Hepatitis C Virus Clearance in Older Adults

Antonio Massimo Ippolito, MD; Angelo Iacobellis, MD; Michele Milella, MD; Fabio Conti, MD; Vincenzo Messina, MD; Maria Rosa Valvano, PhD; Grazia Anna Niro, MD; Filomena Morisco, MD; Michele Barone, MD; Antonio Patrizio Termite, MD; Giuseppina Brancaccio, MD; Angelo Andriulli, MD


J Am Geriatr Soc. 2018;66(1):85-91. 

In This Article

Abstract and Introduction


Objectives To determine whether older adults with the hepatitis C virus (HCV) achieve a sustained viral response (SVR) after treatment with direct-acting antiviral therapy.

Participants Individuals aged 80 and older with chronic HCV infection (N = 253; n = 213 with cirrhosis, n = 40 with advanced fibrosis).

Measurements We investigated the efficacy, safety, and global clinical effect of treatment with different combinations of direct antiviral agents (DAAs). Participants with cirrhosis were staged according to Child-Pugh-Turcotte class, Model for End-Stage Liver Disease score, and the D'Amico staging system. The type and number of comorbidities at baseline and hepatic and nonhepatic events during follow-up were registered.

Results Ninety-five percent of participants with cirrhosis and 95% of those with advanced fibrosis attained SVR. The rate was independent of sex, HCV genotype, and treatment schedule. During a mean follow-up of 14 ± 4 months (range 5–23 months), 34 events occurred in 27 participants: 10 hepatocellular carcinomas, 12 hepatic decompensations, 9 nonhepatic events, 3 deaths. Multivariate analysis of risk factors for experiencing adverse events during follow up showed that participants in D'Amico Stages 4 and 5, with a baseline serum albumin level of 3.5 mg/dL or less, and 3 or more comorbidities were the most at risk.

Conclusion In a real-world setting, DAAs are safe and effective in older adults with HCV-related advanced fibrosis or cirrhosis. Individuals with preserved albumin synthesis and fewer than 3 comorbidities at baseline have the most to gain from long-term DAA therapy.


New epidemiological data indicate that the prevalence of hepatitis C virus (HCV) infection is almost null in young and middle-aged individuals and is peaking in older adults (≥70).[1] In a recent Italian survey, HCV prevalence was 0.2% in subjects younger than 30 and 6.0% in those aged 70 and older.[2] The current prevalence places particular argument in decision-making when prescribing antiviral treatment to elderly adults because it is unknown whether it can improve their natural history. Elderly adults with chronic hepatitis C infection are more likely than younger individuals to have progressed to the cirrhotic stage and to be at risk of liver-related complications.[3,4] HCV clearance is essential to improve the natural history of the disease in the general population,[5,6] but data on likelihood of reducing liver-related complications and increasing life expectancy after sustained viral response (SVR) in elderly adults are limited.[7–10] The combination of advanced liver disease and older age makes an individual vulnerable, and people with this combination are likely to have extrahepatic comorbidities (e.g., cardiac and renal disease);[11] these individuals may achieve a substantial increase in life expectancy despite an expected high rate of SVR.[12,13] Although they have a good safety profile, new interferon-free direct antiviral agent (DAA) regimens are expensive, and the treatment of elderly adults should be assessed according to an individualized cost-effectiveness approach to overall health.[12] The approach suggested for antiviral HCV treatment with DAAs in individuals aged 70 and older is to limit it to those with no major comorbidities, an estimated Metavir liver fibrosis score of F2 to F4, and a life expectancy of longer than 1 year.[7]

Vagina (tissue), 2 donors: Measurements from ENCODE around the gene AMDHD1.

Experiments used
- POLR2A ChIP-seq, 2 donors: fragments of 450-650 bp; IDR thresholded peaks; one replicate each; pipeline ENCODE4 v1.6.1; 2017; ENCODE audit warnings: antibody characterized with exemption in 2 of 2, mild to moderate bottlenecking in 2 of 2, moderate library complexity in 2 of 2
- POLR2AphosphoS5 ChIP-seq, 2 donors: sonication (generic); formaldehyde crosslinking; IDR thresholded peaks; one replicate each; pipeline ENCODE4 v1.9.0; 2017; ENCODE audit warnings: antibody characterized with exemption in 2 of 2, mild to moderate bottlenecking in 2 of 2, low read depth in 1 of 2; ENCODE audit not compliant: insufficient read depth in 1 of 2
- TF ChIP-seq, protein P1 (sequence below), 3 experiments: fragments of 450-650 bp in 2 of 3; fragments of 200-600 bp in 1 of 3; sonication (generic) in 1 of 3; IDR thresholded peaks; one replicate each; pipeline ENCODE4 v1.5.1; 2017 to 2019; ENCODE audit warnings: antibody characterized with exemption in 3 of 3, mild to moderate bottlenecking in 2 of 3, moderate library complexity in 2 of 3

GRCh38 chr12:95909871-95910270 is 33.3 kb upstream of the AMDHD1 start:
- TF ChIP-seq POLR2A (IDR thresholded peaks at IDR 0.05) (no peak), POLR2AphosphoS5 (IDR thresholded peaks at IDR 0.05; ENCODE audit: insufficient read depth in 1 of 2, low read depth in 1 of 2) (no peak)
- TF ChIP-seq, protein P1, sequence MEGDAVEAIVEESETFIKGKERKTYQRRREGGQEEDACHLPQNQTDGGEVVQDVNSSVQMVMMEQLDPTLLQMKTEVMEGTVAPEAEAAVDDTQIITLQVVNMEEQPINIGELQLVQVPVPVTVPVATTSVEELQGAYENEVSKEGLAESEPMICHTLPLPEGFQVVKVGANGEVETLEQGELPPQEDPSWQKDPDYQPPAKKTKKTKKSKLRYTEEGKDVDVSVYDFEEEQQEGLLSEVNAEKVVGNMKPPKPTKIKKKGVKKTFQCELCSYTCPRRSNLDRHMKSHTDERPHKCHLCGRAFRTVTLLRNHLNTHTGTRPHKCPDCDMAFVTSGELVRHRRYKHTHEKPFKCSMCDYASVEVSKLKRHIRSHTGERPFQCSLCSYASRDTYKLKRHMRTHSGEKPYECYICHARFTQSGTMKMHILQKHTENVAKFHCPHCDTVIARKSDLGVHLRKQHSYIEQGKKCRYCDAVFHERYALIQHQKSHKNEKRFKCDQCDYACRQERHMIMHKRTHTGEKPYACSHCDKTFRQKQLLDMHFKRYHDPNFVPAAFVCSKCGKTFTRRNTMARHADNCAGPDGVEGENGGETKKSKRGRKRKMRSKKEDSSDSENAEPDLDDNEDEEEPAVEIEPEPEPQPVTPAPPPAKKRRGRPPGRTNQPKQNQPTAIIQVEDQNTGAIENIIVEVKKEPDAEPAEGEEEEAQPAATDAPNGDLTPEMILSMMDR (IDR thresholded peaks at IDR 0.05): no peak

What constitutes an elderly population needs to be defined, varying from 60 and older to 80 and older.[4,7–12] Age itself is not a predictor of a negative response to the new DAAs. Even if real-world observational studies have increased the number of elderly adults treated with the new DAAs,[7–12] few individuals aged 80 and older have been enrolled in Phase III registration trials.[11,12] Even in these experiences, scanty information on whether successful viral treatment in old-old adults with HCV decreases mortality is available. Long-term follow-up studies have indicated that definitive HCV clearance can regress the extent of hepatic fibrosis and reduce the risk of cirrhosis-related complications, including hepatocellular carcinoma (HCC).[12,13] In addition, after viral clearance, favorable outcomes for extrahepatic events such as end-stage renal failure and cardiovascular events have been also documented.[14] These studies had individuals younger than 70 as their target population, which limits the generalizability of their conclusions to older adults. In very old adults, multiple comorbidities, multidrug consumption, and drug-drug interactions makes questionable the beneficial effect of HCV clearance. The evaluation of life expectancy based on liver disease with respect to that based on comorbidities can be considered useful criteria to identify suitable candidates for the highly effective oral antiviral drugs. With aging, the progression of liver fibrosis, and the presence of non-liver-related morbidities could make HCV clearance useless .[7,15] The aim of this study was to determine whether HCV clearance with new DAAs in individuals aged 80 and older, despite liver disease and multiple comorbidities, would reduce hepatic and extrahepatic events or mortality.